I moved back to this area on March 1st after over a decade in NYC, so things are a bit fuzzy. The concept of Cargo Culture is solid, but my base of performers is not yet solid. I want to work with dancers, artists, basically anyone who wants to build up their social media presence organically. I believe in truth and authenticity in social media branding. Absolutely no paid content, ever. I hate it. It’s like a salesperson working on commission. That thirst and hunger is counterproductive to the artistic process.
Would you say it’s been a smooth road, and if not, what are some of the biggest challenges you’ve faced along the way?
My life as a performer has given me a specific perspective on so-called “branding” – and authenticity is an overused word of late. Maybe a better term is “truth.” Representing oneself should be a point of pride, whether it be an elevator pitch to a record producer, a business card handed to a potential contact at a venue, or a job interview. Everyone is reconsidering themselves post-pandemic: family, career, art, what have you. I think this is a moment for us all to take a beat. If someone needs a hand in that next step, I could be a resource.
Thanks for sharing that. So, maybe next you can tell us a bit more about your work?
I’m a professionally trained flutist. I specialize in contemporary music, with collaborations with dancers, including ballet, modern, and improvisatory styles. I’ve performed at all the halls of Carnegie Hall, art galleries in Brooklyn and Manhattan, small bars, and large churches. I have participated in masterclasses in France and Canada and toured as a chamber musician to Switzerland and China (so far). My debut solo record “Love stories” will feature solo works written for me over the past decade, and several new pieces are in the works by female composers. I intend to incubate these works throughout a two month residency in Iceland next spring and go into the studio in September 2024.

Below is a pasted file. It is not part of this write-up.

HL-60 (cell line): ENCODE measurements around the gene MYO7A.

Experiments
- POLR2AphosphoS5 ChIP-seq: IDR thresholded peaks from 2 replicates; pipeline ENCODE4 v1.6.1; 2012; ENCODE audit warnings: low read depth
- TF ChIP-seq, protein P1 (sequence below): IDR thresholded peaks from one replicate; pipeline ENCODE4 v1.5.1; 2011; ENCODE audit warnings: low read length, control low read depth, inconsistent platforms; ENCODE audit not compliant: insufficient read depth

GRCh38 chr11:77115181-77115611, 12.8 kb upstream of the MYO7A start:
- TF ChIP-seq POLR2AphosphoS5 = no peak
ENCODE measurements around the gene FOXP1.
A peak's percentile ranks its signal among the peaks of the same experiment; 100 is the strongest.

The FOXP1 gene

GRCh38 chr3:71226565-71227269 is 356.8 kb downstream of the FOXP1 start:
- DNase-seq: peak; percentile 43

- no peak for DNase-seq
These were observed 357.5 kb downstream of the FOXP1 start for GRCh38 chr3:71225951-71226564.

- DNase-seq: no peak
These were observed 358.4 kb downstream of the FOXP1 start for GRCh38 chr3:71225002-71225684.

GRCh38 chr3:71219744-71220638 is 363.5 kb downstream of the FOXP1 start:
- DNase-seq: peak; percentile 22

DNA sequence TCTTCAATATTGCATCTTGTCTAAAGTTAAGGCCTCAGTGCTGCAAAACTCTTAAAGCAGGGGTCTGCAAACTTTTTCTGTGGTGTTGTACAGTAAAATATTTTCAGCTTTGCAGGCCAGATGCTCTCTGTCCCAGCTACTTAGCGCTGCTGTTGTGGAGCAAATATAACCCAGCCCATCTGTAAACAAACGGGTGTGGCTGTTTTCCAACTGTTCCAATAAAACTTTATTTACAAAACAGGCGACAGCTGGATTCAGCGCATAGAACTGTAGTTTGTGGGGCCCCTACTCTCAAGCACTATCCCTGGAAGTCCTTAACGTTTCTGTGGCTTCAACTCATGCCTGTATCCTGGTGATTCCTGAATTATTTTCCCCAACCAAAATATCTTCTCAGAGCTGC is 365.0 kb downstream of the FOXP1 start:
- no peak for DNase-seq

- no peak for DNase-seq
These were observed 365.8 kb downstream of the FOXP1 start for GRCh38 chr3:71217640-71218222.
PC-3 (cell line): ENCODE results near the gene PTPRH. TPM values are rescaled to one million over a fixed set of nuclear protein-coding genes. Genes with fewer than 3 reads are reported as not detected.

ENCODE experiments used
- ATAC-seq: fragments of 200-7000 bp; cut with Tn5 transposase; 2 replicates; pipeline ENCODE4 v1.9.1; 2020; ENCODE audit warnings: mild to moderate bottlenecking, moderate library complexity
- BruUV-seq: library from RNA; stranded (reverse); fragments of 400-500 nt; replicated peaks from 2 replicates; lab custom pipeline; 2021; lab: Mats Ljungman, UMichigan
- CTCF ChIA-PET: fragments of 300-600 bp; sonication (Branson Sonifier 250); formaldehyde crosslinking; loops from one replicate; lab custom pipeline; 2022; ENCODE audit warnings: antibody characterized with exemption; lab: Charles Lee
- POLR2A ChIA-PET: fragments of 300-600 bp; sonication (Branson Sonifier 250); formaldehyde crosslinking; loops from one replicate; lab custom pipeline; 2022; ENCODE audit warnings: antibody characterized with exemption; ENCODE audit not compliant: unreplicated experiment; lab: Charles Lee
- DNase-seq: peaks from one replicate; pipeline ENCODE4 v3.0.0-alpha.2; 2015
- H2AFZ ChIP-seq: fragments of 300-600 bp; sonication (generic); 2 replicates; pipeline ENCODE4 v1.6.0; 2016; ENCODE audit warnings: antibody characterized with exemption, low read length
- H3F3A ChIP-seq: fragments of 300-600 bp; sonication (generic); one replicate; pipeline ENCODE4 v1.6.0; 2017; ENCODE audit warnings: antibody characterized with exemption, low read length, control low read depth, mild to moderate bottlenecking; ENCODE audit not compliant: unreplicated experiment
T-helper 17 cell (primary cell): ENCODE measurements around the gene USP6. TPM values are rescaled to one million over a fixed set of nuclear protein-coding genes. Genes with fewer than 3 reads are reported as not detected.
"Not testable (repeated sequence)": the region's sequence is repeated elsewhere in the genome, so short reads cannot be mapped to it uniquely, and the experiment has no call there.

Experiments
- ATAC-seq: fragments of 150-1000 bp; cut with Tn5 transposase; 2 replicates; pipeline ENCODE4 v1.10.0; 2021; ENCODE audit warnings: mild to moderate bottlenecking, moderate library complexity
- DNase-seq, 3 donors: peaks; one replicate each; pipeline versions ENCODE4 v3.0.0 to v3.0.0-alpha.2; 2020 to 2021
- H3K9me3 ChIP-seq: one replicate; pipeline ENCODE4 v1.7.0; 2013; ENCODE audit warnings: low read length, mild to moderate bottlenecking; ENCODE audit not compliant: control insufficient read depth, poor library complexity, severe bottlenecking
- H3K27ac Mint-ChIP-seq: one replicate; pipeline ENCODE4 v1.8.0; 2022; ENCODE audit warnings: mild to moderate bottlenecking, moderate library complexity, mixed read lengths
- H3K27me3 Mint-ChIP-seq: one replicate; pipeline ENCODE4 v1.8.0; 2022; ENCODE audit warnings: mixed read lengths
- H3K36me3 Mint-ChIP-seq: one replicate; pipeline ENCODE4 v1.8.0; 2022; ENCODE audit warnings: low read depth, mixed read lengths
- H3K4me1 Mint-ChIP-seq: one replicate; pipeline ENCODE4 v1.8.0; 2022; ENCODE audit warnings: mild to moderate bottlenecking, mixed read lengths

Do you have any advice for those looking to network or find a mentor?
There is a guy in the DC area who teaches a few courses at Juilliard each year on writing about music (from bios to program notes to criticism) and about the disjunct between pop and classical music. He’s married to the former classical music critic of the Washington Post, Anne Midgette, and happens to also be my friend’s uncle! I contacted him years ago when I performed a solo concert in my hometown of Columbia, just for advice on how to publicize and get a bigger audience. I wrote to him as soon as I got back to town this month, and we met (in person!) for coffee. Two hours later, I had a better idea of how my performance style would not fit in the DC area and would be much more at home in Baltimore (click!).
My mentors in NYC tended to be professors from Manhattan School of Music. Nils Vigeland, the former chair of Composition at MSM, was very important to me while I was there, as was Jeff Milarsky, who was the head of the Contemporary Performance Program for my two-year tenure there. He continues to conduct ensembles at Juilliard and teach percussion there, I believe. I feel a bit unmoored here in terms of mentors, but I know that my NYC resources will never fail me. They’re just a phone call or train/bus ride away.
View the interview on the VoyageBaltimore website.
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The minds of Cargo Culture, at work and at play.